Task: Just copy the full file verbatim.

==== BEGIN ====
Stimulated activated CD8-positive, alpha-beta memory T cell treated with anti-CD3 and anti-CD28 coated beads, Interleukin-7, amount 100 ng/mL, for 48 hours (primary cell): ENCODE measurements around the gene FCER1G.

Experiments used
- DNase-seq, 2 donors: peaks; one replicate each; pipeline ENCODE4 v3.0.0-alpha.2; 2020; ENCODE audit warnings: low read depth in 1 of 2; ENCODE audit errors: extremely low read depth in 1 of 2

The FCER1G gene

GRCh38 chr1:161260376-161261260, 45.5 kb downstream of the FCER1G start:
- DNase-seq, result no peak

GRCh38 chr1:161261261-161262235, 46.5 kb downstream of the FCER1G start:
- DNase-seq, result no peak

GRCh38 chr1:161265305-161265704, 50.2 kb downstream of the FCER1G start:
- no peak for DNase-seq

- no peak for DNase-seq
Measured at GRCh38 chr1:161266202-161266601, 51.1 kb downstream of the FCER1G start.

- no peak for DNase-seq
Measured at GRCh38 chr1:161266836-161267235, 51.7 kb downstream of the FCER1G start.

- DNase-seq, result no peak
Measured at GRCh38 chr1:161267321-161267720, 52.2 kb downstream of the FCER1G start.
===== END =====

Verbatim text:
Stimulated activated CD8-positive, alpha-beta memory T cell treated with anti-CD3 and anti-CD28 coated beads, Interleukin-7, amount 100 ng/mL, for 48 hours (primary cell): ENCODE measurements around the gene FCER1G.

Experiments used
- DNase-seq, 2 donors: peaks; one replicate each; pipeline ENCODE4 v3.0.0-alpha.2; 2020; ENCODE audit warnings: low read depth in 1 of 2; ENCODE audit errors: extremely low read depth in 1 of 2

The FCER1G gene

GRCh38 chr1:161260376-161261260, 45.5 kb downstream of the FCER1G start:
- DNase-seq, result no peak

GRCh38 chr1:161261261-161262235, 46.5 kb downstream of the FCER1G start:
- DNase-seq, result no peak

GRCh38 chr1:161265305-161265704, 50.2 kb downstream of the FCER1G start:
- no peak for DNase-seq

- no peak for DNase-seq
Measured at GRCh38 chr1:161266202-161266601, 51.1 kb downstream of the FCER1G start.

- no peak for DNase-seq
Measured at GRCh38 chr1:161266836-161267235, 51.7 kb downstream of the FCER1G start.

- DNase-seq, result no peak
Measured at GRCh38 chr1:161267321-161267720, 52.2 kb downstream of the FCER1G start.